The Wailing (2016)


Director: Hong-Jin Na

Stars: Do Won Kwak, Jung-min Hwang, Hwan-hee Kim

A wailing delight

Anyone who follows South Korea’s horror film output will be unsurprised to hear that Hong-Jin Na’s (of The Chaser fame) latest film is yet another K-horror classic. If there’s one country you can count on for producing innovative, gripping and unpredictable horror films then it’s South Korea. We’ve had countless high quality horror from them including: Oldboy, I Saw the Devil, Bedevilled and even the recent Train to Busan. The Wailing can now be added to that lovely long list.


It’s labelled as a ‘horror’ movie but really The Wailing is an exciting mix of comedy, thriller, mystery and supernatural horror. For the first time in quite some while, I had no idea where this 150 minute journey was going to take me. It begins as a Memories of Murder style crime drama. We’re introduced to our lovable bumbling hero, played by an enthralling Do-wan Kwak, who is a policeman investigating a string of strange incidents in his small town. Mass murder seems to being some local folk’s mind and they’re also turning into red-eyed, mindless zombies for no apparent reason. Does it have anything to do with a mysterious Japanese recluse who has recently resided in the nearby forest? Or perhaps the talk of ghosts and goat-eating loons play a part in this mystery?

From the get go, The Wailing effortlessly draws you into its enigmatic story. What surprised me was how funny the film was, particularly the first half. Honestly, The Wailing has to be one of the funniest films of 2016, I was howling with laughter every five minutes. It never takes itself too seriously and always finds the comic side to its bizarre situations so nothing ever seems overly silly. A lot of what makes the dry humour so effective is down to Do-wan Kwak’s comic timing. His performance is so endearing and he makes his character so likeable that you can’t help but get sucked into the story. The film also cleverly takes its time to explore his home life as well as work, so we’re fully involved in every aspect of our protagonist.


Once the film hits around the halfway point though, it ceases all comedic aspects and segues into much darker territory. The change is seamless within the story though and only adds to the edge-of-your-seat unpredictability. It’s difficult to talk about the film without giving away any plot twists (of which there are many) and I don’t want to do that. Just be assured that you’ll be surprised and thoroughly absorbed by our main character’s journey. In the hands of a less skilful director and screenwriter then the twists would come across as implausibly silly and tonally distracting, but Hong-Jin Na makes every turn seem fresh and exciting.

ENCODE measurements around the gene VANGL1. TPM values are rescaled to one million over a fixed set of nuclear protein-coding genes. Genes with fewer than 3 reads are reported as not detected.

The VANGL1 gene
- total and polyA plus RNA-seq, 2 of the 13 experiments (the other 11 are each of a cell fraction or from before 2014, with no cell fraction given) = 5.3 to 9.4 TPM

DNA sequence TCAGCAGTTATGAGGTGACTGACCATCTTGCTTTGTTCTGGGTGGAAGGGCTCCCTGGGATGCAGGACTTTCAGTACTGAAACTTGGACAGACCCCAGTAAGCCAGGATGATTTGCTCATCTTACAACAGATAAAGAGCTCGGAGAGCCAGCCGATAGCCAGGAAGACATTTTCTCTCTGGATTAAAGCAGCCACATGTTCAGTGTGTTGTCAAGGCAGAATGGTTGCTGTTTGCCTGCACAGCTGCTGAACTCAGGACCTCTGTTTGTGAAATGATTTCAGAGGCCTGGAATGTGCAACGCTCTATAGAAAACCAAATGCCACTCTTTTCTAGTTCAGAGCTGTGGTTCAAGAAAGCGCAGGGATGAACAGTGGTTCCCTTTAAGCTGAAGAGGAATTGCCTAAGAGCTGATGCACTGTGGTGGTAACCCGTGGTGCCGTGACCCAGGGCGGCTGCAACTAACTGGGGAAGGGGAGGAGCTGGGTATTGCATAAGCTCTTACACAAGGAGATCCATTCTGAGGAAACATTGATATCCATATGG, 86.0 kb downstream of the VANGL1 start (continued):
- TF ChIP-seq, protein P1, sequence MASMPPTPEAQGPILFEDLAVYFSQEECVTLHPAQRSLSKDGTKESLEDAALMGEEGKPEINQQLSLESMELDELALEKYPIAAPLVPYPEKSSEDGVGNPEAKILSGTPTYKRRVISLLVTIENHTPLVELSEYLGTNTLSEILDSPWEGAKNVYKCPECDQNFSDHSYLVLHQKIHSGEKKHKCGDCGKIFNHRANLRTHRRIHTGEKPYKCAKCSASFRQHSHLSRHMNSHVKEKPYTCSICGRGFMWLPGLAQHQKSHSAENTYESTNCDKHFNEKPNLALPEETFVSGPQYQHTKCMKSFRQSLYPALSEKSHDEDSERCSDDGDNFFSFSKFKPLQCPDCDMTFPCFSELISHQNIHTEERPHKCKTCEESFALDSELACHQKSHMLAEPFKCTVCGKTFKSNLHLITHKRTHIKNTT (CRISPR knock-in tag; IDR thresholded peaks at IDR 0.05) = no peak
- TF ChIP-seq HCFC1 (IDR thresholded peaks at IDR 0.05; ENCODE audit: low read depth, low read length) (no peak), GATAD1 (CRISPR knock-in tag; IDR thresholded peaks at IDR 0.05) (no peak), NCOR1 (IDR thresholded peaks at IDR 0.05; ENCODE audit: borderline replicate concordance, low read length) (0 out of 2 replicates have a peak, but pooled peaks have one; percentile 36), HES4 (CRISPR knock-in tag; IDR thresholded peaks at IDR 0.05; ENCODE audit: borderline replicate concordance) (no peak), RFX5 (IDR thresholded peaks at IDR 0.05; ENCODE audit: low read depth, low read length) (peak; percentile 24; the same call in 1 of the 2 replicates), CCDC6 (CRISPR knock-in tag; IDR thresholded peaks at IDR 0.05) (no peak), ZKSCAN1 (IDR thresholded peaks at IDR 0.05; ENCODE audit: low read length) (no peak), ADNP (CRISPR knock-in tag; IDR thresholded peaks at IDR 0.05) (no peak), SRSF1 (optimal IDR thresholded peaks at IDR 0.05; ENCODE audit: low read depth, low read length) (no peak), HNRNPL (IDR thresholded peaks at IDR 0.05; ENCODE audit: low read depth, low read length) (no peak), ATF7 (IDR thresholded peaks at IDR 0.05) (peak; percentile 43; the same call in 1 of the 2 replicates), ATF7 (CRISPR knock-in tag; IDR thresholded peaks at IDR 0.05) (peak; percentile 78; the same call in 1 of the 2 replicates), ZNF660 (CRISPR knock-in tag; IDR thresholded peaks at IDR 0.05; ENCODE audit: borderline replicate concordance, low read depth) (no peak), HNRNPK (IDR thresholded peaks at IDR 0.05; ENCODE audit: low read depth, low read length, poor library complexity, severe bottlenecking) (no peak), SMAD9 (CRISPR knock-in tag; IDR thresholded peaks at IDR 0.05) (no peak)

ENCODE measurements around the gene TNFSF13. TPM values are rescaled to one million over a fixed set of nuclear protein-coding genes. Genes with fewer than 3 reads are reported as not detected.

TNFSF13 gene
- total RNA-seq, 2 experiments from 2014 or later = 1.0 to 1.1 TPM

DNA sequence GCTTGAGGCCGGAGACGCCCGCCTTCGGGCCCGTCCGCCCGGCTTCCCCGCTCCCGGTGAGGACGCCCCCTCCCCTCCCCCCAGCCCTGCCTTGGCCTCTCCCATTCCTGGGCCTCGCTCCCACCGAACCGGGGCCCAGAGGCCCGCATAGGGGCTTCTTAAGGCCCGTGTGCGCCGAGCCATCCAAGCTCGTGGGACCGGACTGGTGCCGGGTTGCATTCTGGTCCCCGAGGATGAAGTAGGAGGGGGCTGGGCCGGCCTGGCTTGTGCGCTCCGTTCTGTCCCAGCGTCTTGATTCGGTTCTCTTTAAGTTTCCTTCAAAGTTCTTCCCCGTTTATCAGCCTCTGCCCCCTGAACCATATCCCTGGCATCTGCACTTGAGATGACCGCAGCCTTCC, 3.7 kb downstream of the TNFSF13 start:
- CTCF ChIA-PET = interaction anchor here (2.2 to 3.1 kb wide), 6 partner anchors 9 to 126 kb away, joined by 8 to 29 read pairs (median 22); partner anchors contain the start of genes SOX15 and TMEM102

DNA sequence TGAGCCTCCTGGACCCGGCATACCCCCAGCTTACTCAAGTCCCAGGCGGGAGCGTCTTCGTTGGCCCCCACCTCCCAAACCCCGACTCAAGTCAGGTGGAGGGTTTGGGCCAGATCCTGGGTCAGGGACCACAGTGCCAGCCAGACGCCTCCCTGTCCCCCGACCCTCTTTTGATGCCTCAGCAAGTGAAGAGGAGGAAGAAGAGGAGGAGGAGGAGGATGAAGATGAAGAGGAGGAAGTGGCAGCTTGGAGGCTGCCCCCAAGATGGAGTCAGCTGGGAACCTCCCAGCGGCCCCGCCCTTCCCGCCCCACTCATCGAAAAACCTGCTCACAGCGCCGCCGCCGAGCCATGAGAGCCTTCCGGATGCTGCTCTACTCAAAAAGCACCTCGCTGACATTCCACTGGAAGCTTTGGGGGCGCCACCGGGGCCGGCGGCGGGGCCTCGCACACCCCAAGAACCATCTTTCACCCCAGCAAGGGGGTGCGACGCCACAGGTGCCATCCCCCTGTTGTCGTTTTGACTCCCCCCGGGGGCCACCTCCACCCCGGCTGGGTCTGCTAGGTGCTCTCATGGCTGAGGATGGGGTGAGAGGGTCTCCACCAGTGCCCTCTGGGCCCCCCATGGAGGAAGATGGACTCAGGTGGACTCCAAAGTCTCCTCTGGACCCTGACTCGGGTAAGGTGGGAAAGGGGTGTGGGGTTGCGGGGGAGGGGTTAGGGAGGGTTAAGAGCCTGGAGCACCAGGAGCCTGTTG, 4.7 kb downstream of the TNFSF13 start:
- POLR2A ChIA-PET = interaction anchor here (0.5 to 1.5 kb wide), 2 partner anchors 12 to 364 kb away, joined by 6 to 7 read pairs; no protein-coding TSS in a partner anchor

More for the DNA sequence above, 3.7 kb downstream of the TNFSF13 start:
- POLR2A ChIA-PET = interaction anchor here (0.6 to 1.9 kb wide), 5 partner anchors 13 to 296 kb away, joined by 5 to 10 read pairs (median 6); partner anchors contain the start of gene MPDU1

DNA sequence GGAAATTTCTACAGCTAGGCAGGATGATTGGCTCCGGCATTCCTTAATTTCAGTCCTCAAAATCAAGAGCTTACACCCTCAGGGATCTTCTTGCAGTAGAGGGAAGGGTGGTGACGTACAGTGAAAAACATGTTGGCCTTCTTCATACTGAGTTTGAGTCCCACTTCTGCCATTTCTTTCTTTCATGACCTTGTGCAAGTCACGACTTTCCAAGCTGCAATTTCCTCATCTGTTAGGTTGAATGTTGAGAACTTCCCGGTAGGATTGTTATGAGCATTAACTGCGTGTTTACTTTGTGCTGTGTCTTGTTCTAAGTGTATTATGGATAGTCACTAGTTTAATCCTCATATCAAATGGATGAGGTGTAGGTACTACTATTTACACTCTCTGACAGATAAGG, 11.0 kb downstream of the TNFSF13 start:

The Wailing only gets more gripping as the film progresses. When the horror gets close to home, the film becomes a dizzying tale of a desperate father rather than a police drama. A big shout-out has to be said for Hwan-hee Kim who plays Kwak’s young daughter. Her performance is nothing short of mesmerising. A lot of the time I forgot that I was watching a film with actors and started to really believe about what was happening on screen, which is no easy task when you’re dealing with themes involving the supernatural. Perhaps the film is a little longer than it needed to be, but not once did I find myself feeling bored or uninvolved.


The Wailing is a real showcase for Korean cinema. It has such an ambition and originality which is sadly lacking in most Hollywood productions. No doubt they’ll get their hands on remake rights, but it’ll never be as authentic as this one. It’s been a while since I’ve seen a film and had absolutely no idea how it was going to end. The Wailing builds itself up to such an unpredictable and intense finale that it’s bound to become a deserved cult classic. I also liked how the film is so ambiguous and unforgiving in its lack of exposition that you can’t help but think about it long after the credits have rolled. Don’t read any reviews, don’t watch the trailer, just watch it and then watch it again. The Wailing is a brilliant highlight in a year that has been full of them.



The Conjuring 2 (2016)



Director: James Wan

Stars: Vera Farmiga, Patrick Wilson, Frances O Connor, Madison Wolfe

Cor, blimey guvner! A sequel actually worth your sixpence piece

I remember being pretty disappointed when The Conjuring first came out. The Internet was building it up to be one of the scariest films ever made and I was getting really excited to be properly scared. I don’t usually get scared in films, but James Wan’s very own Insidious did manage to conjure up (pardon the pun) some genuinely terrifying imagery so I had every right to expect the same from The Conjuring but the film didn’t scare me at all. It wasn’t until I re-watched it recently that I realised that whilst it isn’t a scary film to me, I can appreciate it for being a very well-made horror film. If you take the hype away from it, there’s a lot to love.